AIB is next to cave in on tracker mortgages
State bank does U-turn and offers €25k write-down to one customer
Published 30/08/2015 | 02:30
AIB is giving tracker mortgages and debt write-downs or lump sums worth more than €25,000 to customers who complained that they were wrongly denied one, in a dramatic shift in policy that coincides with the Central Bank's industry-wide probe.
One AIB mortgage holder, who struggled for years with repayments, has been put on a tracker and offered a write down in excess of €25,000 on the home loan, the Sunday Independent has learnt.
The customer claimed that they should have been offered a tracker when the fixed rate mortgage expired and lodged a formal complaint six months ago.
AIB responded days after the Permanent TSB tracker scandal broke with an offer a tracker and a write-down on the mortgage. However the bank described the offer as a "goodwill gesture" and has made no admission of liability or wrongdoing, according to informed sources.
At least three more mortgage holders who believed they were contractually entitled to the option of a tracker have also received offers from AIB in the past fortnight. The Sunday Independent has learnt that the bank has offered the customers a tracker mortgage along with mortgage write-downs or lump sums of several thousand euro. Again, the bank has denied any wrongdoing and has told the customers the offer is a good will gesture.
AIB declined to comment on what it called "individual customer arrangements".
The developments in recent weeks suggest that the state-owned bank has been reviewing its policies on tracker mortgages, since the scandal over withheld trackers erupted at Permanent TSB in July.
A Central Bank investigation into Permanent TSB found significant failures in relation to trackers, with one of the key issues being the failure to tell customers that they would lose their trackers by breaking early from fixed rate terms.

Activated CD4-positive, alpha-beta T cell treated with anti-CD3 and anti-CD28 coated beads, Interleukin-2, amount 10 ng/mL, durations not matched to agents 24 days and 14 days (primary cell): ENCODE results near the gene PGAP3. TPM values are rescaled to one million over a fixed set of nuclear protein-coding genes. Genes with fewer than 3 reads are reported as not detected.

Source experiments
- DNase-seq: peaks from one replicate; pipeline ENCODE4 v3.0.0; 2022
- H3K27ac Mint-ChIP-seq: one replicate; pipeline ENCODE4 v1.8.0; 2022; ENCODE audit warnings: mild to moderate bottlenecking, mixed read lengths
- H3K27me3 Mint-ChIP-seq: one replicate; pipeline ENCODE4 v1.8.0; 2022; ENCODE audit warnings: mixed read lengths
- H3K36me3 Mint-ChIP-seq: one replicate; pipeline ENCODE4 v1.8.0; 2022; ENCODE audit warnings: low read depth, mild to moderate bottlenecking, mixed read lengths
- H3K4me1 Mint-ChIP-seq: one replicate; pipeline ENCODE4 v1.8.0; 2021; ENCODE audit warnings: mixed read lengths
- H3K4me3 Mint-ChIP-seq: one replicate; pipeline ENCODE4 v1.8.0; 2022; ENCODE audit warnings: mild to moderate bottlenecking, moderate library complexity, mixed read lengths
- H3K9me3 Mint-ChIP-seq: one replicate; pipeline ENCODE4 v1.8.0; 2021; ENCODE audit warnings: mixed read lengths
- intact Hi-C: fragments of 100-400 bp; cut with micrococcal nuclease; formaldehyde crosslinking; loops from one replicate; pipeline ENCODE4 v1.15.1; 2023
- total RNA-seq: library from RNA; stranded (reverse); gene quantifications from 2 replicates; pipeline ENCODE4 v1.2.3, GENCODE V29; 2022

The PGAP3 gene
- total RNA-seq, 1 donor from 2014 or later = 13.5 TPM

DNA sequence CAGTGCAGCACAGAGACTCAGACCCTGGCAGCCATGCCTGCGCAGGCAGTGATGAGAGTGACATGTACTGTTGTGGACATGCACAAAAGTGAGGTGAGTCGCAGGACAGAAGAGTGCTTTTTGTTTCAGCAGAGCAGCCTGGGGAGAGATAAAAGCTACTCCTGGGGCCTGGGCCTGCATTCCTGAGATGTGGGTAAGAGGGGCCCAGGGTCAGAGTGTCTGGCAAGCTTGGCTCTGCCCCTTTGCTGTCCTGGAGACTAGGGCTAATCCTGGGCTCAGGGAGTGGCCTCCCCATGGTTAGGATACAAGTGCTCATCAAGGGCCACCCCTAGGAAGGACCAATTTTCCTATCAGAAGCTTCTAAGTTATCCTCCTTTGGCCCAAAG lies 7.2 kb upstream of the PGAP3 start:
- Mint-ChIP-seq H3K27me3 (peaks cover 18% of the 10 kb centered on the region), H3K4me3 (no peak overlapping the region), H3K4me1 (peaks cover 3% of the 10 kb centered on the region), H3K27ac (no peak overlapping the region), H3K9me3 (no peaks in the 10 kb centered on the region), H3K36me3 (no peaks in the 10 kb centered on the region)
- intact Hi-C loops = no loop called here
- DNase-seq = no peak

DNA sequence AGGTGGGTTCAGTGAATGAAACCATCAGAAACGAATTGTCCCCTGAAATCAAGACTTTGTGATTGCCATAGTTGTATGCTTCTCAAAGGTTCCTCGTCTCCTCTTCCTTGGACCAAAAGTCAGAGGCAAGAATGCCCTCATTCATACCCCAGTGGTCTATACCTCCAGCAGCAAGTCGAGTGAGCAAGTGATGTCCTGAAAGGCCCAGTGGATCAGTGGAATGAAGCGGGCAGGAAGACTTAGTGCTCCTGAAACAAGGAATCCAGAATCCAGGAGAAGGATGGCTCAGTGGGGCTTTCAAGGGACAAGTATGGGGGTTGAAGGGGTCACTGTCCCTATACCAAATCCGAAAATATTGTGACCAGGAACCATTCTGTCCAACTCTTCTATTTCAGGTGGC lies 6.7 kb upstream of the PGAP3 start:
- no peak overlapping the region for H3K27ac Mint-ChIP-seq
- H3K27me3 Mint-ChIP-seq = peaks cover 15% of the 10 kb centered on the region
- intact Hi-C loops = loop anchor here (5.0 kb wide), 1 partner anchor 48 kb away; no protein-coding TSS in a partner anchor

It found that 1,372 were entitled to tracker mortgages but the bank forced them to pay much higher standard variable rates. The bank has promised refunds of the amounts overcharged and compensation and upfront payments of €50,000 and €25,000 to 61 people who lost homes or properties as a result.
The Central Bank has said it is looking at "tracker-related issues" from "a wider industry perspective" but has refused to say which financial institutions it is looking at.
David Hall of the Irish Mortgage Holders Organisation called on the Central Bank to formally investigate how all banks dealt with tracker products.
"The Irish Mortgage Holders Organisation believe many others have been overcharged and there needs to be a clear and focused investigation to assist customers," he said.
"The Central Bank should immediately investigate all banks who had tracker products to establish if customers were overcharged and not given access to the appropriate rate."
It emerged last week that one couple is suing AIB, claiming they should have been offered the opportunity to move to a tracker product after their fixed rate expired, in a test case taken by the group New Beginning. It was alleged that the bank omitted to tell eligible customers they were entitled to move to trackers when their fixed-rate terms expired.
Trackers can save mortgage holders thousands of euro a year on their mortgage bill. Trackers are set at a margin above the European Central Bank interest rate which is currently at an historic low, while variable rates are at 3.8pc with AIB.